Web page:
[Transcribed discussion of “The Briefcase,” by Rebecca Makkai, published in The New England Review.
This story takes place in an unnamed country in an unnamed time. The country has just had a revolution and the new government has rounded up the intellectuals. One man, a chef before the chaos, is on a chain gang of 200 prisoners. He escapes, and the soldiers decide to pick up the next free man they see, and substitute him for the chef. The free man they see, and nab, is a physics professor. The former chef—who sticks around to watch the professor’s arrest—decides to take on the identity of the professor. To do so, he uses the professor’s briefcase, which was left behind, and which is filled with the man’s papers and letters.]
Sophia: I liked how there were so many things to think about, how it was kind of mysterious, and I liked thinking about a revolution. I like learning about that kind of stuff in history class. And I liked the writing. She’s a good writer.
Will: It’s cool how nothing’s named, how this all could pretty much take place anywhere.
Sophia: Right, just like in the story, in a lot of revolutions they arrest the artists and intellectuals first.
Javier: And that’s the thing, this could be set during any revolution, in the future or in the past, because they’re always like this. And I like the ending of this story because it can be filled in, we don’t know what happens. What do you all think of how the names are marked out?
[In the story, all the names are given in this format: T——.]
Sophia: Maybe it’s kind of like censorship, sort of mirroring what’s happening in the story, you know?
Joseph: I like the whole idea of trying to figure out who the professor is, and who the chef was, or who anyone is, since their names are blacked out. It’s interesting to withhold that information. And the censorship of names helps put us in his shoes, to see what it’s like not to really know anything about anyone, not even names of his supposed friends.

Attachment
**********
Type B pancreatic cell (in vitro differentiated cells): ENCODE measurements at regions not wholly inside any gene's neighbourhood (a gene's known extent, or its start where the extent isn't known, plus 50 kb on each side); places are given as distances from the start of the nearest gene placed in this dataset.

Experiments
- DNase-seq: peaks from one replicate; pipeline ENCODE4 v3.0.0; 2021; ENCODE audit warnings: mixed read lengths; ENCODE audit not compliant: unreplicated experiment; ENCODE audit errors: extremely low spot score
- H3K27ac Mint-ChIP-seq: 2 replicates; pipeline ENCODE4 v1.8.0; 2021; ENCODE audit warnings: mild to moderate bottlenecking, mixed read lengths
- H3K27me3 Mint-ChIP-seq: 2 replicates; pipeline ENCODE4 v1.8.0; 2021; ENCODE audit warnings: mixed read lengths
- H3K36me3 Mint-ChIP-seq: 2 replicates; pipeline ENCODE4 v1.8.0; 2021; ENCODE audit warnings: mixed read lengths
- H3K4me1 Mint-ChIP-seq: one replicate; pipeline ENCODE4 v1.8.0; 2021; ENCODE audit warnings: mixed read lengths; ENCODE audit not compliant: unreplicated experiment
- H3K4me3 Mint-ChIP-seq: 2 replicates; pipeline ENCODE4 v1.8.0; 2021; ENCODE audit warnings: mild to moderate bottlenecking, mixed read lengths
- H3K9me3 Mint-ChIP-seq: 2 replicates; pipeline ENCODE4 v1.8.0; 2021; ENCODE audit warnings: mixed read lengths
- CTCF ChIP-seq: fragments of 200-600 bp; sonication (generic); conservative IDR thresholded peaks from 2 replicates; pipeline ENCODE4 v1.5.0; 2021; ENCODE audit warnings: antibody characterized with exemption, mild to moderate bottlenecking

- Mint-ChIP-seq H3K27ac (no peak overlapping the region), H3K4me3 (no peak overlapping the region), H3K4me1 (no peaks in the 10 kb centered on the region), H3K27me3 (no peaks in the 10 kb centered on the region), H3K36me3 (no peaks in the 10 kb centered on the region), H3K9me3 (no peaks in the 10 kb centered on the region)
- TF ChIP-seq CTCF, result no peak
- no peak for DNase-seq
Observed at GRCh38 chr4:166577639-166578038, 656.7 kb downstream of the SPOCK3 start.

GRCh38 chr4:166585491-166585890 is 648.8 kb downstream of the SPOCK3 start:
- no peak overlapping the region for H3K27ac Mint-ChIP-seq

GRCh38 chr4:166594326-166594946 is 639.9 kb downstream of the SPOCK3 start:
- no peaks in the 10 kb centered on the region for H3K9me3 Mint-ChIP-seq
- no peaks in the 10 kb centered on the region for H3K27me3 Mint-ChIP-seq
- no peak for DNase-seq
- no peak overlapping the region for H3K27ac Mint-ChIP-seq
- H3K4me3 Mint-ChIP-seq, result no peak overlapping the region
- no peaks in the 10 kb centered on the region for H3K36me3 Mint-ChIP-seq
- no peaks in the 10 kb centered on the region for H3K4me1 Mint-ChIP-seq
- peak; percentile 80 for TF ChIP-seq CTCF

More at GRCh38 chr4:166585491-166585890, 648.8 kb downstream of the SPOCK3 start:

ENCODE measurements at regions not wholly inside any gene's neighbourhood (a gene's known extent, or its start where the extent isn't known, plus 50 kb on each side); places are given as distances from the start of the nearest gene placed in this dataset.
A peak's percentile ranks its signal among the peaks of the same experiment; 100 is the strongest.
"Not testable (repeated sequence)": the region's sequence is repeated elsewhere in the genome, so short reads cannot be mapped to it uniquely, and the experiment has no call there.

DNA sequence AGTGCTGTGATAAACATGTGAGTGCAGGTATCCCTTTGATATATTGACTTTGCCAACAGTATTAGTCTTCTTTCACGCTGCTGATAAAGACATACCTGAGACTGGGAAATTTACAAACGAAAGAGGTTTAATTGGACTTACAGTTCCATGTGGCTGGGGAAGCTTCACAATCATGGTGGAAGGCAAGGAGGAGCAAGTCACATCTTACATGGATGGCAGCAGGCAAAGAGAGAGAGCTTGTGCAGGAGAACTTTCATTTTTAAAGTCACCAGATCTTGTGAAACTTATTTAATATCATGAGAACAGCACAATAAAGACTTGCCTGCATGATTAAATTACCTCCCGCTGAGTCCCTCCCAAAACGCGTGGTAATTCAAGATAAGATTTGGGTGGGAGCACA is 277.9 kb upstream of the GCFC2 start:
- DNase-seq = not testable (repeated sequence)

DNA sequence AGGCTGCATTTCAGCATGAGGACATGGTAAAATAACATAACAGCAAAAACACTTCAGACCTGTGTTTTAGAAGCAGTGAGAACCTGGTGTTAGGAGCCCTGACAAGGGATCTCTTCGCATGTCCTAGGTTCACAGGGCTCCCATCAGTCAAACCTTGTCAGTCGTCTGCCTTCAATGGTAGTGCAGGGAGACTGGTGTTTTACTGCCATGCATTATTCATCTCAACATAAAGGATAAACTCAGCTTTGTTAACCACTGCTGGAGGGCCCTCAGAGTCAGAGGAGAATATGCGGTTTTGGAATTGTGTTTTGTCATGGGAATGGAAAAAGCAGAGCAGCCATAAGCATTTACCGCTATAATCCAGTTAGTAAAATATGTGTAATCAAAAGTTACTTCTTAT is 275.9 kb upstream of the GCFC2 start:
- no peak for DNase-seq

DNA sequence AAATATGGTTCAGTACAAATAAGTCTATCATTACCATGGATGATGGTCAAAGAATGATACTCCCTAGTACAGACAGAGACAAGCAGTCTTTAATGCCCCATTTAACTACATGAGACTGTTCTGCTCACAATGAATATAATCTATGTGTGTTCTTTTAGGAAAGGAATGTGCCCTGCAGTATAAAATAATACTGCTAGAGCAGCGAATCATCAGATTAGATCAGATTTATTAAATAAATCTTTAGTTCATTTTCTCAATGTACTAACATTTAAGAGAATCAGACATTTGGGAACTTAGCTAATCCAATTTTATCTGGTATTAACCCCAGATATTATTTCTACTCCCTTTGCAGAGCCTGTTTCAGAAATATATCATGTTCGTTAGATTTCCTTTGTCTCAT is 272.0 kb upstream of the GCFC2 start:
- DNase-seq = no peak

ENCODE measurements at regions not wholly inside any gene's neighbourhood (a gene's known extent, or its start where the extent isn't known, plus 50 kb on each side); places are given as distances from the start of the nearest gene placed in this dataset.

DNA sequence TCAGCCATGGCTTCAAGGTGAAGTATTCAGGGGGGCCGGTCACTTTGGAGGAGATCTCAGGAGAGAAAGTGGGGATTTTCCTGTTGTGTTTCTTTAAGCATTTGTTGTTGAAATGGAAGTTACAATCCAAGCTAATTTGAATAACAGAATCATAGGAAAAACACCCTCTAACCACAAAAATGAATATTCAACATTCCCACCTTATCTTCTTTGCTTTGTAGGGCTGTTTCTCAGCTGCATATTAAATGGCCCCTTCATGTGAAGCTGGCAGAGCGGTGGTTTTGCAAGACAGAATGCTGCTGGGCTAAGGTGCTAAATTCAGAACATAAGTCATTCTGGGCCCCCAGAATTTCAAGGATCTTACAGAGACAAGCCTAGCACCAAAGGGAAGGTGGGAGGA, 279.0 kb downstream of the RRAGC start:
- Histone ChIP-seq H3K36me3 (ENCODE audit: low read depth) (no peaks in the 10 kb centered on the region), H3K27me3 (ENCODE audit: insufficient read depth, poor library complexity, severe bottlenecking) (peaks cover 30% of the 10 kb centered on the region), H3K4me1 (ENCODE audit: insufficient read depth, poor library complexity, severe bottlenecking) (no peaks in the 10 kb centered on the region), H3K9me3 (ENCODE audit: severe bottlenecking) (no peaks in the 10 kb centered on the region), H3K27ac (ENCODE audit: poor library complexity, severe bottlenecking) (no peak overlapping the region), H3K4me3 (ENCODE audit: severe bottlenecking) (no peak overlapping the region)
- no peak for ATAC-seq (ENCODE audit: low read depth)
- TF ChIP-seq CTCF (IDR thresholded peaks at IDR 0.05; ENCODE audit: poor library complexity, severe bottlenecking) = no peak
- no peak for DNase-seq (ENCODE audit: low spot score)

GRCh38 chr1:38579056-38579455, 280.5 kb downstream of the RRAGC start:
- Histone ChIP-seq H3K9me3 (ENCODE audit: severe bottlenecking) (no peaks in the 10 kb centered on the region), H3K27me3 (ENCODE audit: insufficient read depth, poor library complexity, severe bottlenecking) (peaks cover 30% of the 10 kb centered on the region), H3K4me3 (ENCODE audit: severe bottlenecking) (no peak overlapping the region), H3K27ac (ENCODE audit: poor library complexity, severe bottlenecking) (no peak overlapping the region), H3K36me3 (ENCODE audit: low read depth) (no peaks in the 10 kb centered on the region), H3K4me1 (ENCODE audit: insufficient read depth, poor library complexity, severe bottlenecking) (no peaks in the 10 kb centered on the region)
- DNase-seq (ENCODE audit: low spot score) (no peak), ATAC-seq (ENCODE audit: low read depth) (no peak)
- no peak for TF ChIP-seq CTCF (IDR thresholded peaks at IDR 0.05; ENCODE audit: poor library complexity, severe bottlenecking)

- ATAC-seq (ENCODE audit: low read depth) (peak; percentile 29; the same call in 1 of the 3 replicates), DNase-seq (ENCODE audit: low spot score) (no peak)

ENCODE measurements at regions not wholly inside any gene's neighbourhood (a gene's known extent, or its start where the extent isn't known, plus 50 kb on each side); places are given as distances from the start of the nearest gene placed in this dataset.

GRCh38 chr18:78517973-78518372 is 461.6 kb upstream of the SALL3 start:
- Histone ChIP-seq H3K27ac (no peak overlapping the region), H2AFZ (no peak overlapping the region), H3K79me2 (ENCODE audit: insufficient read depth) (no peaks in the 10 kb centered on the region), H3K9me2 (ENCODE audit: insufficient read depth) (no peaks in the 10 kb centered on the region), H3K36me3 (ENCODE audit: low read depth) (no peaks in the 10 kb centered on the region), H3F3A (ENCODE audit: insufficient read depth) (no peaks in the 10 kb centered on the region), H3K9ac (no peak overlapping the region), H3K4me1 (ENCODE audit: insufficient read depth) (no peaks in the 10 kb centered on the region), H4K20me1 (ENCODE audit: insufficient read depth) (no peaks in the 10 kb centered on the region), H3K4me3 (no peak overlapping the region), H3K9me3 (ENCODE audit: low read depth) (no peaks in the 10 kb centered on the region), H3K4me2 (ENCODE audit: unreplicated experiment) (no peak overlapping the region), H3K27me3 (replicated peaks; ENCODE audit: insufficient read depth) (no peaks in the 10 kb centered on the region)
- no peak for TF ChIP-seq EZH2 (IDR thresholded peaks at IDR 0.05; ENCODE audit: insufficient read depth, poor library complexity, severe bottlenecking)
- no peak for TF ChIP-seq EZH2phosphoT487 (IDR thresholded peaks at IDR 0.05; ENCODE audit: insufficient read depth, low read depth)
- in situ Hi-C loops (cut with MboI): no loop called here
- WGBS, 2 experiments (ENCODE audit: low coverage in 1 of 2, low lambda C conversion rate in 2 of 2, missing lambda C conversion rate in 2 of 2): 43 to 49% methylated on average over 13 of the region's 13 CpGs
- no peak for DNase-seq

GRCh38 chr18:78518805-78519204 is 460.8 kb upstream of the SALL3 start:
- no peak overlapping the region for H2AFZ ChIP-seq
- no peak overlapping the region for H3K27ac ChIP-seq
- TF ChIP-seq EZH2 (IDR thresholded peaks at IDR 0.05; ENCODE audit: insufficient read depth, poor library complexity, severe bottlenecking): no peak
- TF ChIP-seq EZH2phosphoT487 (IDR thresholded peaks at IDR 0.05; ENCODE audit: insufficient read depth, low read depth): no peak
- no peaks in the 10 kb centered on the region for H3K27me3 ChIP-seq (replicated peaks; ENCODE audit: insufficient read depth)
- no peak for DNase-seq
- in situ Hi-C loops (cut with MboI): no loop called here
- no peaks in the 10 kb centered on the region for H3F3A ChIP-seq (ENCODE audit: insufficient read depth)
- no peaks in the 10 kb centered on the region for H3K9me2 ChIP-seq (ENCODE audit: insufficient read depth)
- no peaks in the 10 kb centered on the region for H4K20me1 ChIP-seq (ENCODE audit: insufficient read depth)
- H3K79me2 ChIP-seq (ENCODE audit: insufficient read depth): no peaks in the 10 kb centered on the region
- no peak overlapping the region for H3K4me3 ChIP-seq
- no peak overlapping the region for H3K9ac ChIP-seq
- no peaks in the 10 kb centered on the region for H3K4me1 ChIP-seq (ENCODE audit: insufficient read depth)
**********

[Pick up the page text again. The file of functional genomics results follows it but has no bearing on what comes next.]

[The “professor”—formerly the chef—tries to understand what it means for the earth to revolve around the sun. In the professor’s notebooks he finds that the professor’s been teaching a new theory: that the sun and stars revolve around the earth. The chef takes a lover in the city and tells her he’s a physics professor. He tries to convince her that the earth revolves around the sun.]
Will: One of my favorite scenes is where he’s talking to his lover about how the sun revolves around the earth.
Yael: I think she put that whole story line in there—about whether the earth revolves around the sun or not—because that discovery in science, about the way the earth and sun relate to each other, that was kind of a revolution in and of itself at its time.
Bora: It’s interesting here because in this case the professor who’s not really a professor is claiming something about science that we wouldn’t think is true. He’s rejecting a pretty widely held belief, the idea that the earth goes around the sun. So that’s kind of revolutionary I think the author’s making a point about thinking differently in a time when it’s probably not so cool to think differently.